Wallace and Ethel with first child Cedric

 When people talk about the American Dream, I always think of Grandpa Booth. He immigrated to the United States as a young man without a high school degree, but was smart and had an incredible work ethic. He never let having one leg slow him down—he climbed ladders, drove all over the country and had a positive attitude as well as a very strong faith.
Wallace Booth at my grandparents' place in Onset

My great-great-great grandfather Seth Washburn lived in Plymouth all of his life. He was born 16 March 1828, the son of Ephraim and Mary (Lucas) Washburn. In 1850 he was a seaman, but after that was a laborer. He worked for Robinson’s Iron Works, as a farmer and for the town’s street department. He enlisted to serve in the Civil War at age 33 and had chronic health issues following his service.
Robinson's Iron Works ca 1880 source: Images of America Plymouth

In 1909, at age 81, Seth was still listed as a laborer in the Plymouth directory. When he died in 1921, at age 92, he had been the oldest man in Plymouth.
Seth Washburn's house, Russell Mill Road, Plymouth

Rowland Sturtevant Bumpus, my four times great-grandfather was born in Wareham in 1805, the son of Jonathan and Martha (Chubbuck) Bumpus. He worked at the Tremont Nail Factory in Wareham, but he had dreams of bigger things as he was a 49er, going twice to San Francisco in search of gold. I don’t think he struck it rich as he came back to his wife and children in Wareham and seems to have led a humble life. He died of consumption in 1853, at just 49 years of age. I wonder if he became sick in California or on the ship to or from.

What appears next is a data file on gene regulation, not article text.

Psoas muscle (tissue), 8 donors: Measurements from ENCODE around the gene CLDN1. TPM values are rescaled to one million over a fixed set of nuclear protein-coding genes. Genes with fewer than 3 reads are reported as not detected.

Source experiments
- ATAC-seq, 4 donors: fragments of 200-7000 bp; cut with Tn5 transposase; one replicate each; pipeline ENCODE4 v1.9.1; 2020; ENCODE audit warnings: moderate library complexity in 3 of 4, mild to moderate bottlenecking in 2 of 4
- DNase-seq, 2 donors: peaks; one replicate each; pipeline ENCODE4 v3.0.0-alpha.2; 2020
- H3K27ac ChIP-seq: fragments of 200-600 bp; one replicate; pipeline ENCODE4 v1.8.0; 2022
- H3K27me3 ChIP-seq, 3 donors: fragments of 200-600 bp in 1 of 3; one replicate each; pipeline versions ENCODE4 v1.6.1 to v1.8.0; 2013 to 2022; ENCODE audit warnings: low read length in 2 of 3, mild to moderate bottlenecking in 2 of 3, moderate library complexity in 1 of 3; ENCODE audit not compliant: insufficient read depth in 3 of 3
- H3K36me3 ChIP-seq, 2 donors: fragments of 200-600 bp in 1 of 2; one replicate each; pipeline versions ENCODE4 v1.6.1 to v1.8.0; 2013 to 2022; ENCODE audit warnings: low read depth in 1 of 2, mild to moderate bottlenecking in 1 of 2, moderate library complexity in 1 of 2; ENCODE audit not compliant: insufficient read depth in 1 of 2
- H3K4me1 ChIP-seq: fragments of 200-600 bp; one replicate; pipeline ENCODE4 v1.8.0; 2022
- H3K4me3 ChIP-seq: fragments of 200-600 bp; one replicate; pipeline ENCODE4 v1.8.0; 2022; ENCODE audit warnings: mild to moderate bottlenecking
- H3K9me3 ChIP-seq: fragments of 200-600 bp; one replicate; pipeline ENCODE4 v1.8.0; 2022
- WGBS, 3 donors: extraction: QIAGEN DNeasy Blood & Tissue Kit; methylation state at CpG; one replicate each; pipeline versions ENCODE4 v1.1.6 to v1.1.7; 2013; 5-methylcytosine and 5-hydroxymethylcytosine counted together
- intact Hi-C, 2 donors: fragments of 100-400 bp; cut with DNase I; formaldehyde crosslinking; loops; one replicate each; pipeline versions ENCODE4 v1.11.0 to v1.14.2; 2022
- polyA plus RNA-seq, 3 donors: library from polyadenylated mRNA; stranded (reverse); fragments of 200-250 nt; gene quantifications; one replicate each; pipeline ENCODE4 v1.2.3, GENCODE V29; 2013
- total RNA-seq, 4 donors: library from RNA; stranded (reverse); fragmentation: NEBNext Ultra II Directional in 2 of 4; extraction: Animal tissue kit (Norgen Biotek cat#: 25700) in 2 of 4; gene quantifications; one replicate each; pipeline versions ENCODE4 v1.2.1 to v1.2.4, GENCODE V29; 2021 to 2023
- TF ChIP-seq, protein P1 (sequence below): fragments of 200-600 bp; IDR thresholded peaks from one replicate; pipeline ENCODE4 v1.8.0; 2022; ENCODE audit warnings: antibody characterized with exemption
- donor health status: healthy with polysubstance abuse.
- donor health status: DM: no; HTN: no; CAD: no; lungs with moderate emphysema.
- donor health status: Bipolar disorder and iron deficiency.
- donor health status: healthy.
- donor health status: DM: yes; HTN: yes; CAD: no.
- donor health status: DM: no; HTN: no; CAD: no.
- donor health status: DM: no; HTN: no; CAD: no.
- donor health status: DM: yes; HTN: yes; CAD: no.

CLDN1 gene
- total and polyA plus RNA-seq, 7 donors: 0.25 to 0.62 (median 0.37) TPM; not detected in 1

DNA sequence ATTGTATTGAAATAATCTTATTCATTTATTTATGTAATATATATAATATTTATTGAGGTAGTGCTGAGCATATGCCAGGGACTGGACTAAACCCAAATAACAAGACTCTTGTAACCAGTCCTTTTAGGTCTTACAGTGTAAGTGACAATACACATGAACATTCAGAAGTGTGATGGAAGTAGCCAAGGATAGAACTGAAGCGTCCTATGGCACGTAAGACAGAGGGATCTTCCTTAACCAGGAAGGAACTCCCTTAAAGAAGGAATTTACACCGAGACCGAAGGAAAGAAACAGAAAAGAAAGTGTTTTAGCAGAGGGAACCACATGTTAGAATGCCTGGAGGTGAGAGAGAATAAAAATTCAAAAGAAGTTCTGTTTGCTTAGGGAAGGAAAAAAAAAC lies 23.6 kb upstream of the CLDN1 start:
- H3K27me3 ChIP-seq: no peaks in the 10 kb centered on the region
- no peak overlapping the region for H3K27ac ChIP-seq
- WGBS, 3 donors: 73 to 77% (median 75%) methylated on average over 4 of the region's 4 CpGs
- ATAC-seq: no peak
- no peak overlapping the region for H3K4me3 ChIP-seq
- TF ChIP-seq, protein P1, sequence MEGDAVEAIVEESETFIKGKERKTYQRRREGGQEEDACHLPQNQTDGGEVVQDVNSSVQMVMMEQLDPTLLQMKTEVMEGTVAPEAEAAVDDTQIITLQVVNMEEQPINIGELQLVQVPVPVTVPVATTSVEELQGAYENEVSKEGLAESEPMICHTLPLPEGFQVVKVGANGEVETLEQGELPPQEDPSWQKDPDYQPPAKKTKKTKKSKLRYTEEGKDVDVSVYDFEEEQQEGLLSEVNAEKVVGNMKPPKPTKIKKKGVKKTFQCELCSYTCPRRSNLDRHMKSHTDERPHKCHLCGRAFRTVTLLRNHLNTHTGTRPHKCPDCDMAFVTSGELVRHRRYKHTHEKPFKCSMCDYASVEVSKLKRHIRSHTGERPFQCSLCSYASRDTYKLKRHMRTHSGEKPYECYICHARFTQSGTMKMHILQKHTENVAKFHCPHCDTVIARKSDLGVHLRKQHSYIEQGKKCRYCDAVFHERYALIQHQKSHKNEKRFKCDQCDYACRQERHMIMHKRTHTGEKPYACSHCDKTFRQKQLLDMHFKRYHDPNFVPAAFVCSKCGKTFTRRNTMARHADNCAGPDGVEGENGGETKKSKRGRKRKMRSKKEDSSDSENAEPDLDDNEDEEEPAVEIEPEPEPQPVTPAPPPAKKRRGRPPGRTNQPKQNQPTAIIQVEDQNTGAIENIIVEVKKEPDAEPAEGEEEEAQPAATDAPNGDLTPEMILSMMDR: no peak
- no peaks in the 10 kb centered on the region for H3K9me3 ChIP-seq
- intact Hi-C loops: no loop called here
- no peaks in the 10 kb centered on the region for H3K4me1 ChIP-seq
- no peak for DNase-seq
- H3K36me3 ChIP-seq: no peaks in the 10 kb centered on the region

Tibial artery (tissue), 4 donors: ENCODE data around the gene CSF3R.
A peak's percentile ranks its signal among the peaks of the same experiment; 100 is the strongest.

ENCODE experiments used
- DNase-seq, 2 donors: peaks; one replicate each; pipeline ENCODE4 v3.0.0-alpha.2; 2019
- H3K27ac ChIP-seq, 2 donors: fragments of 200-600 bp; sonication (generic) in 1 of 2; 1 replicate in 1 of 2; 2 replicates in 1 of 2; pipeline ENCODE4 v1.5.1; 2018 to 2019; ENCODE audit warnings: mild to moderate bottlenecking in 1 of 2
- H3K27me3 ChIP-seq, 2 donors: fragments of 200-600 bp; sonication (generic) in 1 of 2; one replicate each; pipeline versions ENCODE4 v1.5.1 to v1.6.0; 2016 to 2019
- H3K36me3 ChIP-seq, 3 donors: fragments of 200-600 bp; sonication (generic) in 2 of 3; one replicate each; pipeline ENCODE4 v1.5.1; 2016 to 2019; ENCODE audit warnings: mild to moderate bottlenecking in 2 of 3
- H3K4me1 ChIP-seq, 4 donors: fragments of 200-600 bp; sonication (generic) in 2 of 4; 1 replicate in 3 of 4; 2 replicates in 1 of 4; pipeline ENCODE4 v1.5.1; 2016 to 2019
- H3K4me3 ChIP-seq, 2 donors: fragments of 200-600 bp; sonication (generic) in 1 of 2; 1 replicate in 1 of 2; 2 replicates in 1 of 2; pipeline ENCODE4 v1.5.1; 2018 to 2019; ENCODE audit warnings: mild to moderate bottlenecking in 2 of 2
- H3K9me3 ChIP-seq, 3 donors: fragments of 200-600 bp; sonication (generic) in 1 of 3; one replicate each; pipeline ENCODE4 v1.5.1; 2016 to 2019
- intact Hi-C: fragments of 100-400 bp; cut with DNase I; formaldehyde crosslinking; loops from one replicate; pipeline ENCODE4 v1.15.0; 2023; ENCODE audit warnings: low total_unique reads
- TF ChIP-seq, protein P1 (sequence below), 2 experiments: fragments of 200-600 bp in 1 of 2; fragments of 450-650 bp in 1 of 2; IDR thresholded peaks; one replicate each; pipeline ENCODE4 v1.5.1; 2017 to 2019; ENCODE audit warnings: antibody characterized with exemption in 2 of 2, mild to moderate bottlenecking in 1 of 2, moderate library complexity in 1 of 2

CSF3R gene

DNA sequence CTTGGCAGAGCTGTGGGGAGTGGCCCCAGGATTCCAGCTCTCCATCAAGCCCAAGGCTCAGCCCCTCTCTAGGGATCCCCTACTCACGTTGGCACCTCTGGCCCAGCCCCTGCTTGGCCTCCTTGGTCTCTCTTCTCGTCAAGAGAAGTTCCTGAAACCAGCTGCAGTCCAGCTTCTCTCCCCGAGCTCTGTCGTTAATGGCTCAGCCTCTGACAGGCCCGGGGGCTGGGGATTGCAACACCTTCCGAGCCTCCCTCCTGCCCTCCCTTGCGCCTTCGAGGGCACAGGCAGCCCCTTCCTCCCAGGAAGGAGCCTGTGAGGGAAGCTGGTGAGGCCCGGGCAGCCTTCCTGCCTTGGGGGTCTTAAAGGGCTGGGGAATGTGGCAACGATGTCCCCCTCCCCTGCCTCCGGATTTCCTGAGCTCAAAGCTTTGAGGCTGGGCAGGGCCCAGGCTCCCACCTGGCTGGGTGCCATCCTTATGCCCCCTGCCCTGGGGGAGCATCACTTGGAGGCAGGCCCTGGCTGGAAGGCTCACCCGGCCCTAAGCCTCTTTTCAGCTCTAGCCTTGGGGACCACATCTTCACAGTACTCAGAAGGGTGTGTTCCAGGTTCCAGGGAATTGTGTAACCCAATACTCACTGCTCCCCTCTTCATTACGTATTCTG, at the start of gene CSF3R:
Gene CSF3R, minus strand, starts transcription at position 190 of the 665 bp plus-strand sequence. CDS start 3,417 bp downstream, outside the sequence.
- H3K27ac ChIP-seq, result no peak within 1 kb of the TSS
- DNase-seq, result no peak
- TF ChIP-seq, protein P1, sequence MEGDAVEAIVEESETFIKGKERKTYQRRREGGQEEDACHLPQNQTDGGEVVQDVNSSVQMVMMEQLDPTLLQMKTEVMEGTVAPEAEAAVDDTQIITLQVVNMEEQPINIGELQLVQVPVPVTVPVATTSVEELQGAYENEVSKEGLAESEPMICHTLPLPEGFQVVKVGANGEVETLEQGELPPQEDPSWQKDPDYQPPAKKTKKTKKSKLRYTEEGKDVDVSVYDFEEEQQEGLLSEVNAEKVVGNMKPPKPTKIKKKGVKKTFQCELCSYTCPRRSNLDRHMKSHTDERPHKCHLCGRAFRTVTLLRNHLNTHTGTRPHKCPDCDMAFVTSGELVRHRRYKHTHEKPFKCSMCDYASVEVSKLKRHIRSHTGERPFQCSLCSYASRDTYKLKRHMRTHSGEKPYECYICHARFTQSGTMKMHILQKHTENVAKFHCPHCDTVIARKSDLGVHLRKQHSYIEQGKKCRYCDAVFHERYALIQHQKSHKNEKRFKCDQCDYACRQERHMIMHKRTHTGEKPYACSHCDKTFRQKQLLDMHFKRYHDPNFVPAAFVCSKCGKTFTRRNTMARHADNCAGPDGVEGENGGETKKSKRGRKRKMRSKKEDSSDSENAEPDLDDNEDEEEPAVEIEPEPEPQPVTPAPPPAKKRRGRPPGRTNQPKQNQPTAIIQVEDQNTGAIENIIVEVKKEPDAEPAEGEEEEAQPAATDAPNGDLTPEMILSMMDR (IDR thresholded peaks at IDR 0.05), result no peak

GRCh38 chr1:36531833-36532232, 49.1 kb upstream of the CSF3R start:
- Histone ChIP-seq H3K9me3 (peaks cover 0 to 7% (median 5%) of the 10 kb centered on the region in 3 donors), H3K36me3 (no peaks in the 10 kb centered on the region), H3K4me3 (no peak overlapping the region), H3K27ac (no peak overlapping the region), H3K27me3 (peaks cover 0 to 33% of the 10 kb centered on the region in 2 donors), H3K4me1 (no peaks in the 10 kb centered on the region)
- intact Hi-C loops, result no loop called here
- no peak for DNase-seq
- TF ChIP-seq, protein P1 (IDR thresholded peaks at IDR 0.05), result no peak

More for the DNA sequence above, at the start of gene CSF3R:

Lucy (Pierce) and Rowland Sturtevant Bumpus

My great-great-great grandfather Valentine Kelley was born Harwich 14 November 1828, the son of Oliver and Priscilla (Chase) Kelley. He lived his adult life in Dennis Port and was called a mariner at the time of his 1852 marriage to Rosana Eldredge/Eldridge, as well as the 1860 census and his 1863 draft registration card. His death record lists him as a laborer, but I have yet to discover more details about the type of jobs he held. I'd love to hear from anyone who may know. He died of cancer on 8 October 1882, age 54 years.
Valentine and Rosana (Eldredge) Kelley's house on Main Street, Dennis Port
 With all of the opportunities my generation has had--education, plentiful skilled jobs that require little physical labor, weekends, paid holidays and vacations to spend at our leisure, technological advances to make so many things easier--I very much appreciate how hard our forebears worked for their families. Now that I think of it, most of our early female ancestors were unpaid laborers. They worked from morning until night cooking, cleaning, baking, laundering, sewing, gardening, and even doctoring. 


  1. A very cool and timely post for Labor Day! Fascinating work as always.

    1. Thanks, James! I hope the wildfire I heard about in the news isn't in your area. Chris

  2. Chris,
    Came across your blog while doing some light research on my connection to Stephen Hopkins. We share many of the same Mayflower ancestors. Really enjoyed reading through your posts, very well done. I found it funny that my own interest in geneaolgy came from my own grandmother Mildred. Mildred Beryl (Thomas) Palmer always told us as kids that we were related to the Brewsters' of the Mayflower. How thrilled she would have been to find out about the many other Mayflower connections. Thanks for the great blog.
    David Hill

  3. David:Thanks for your comment. I love that your grandmother is also named Mildred! Chris


I'm now moderating comments on this blog. My apologies for any ensuing delays, but the large number of "spam" comments have made this necessary. ~Chris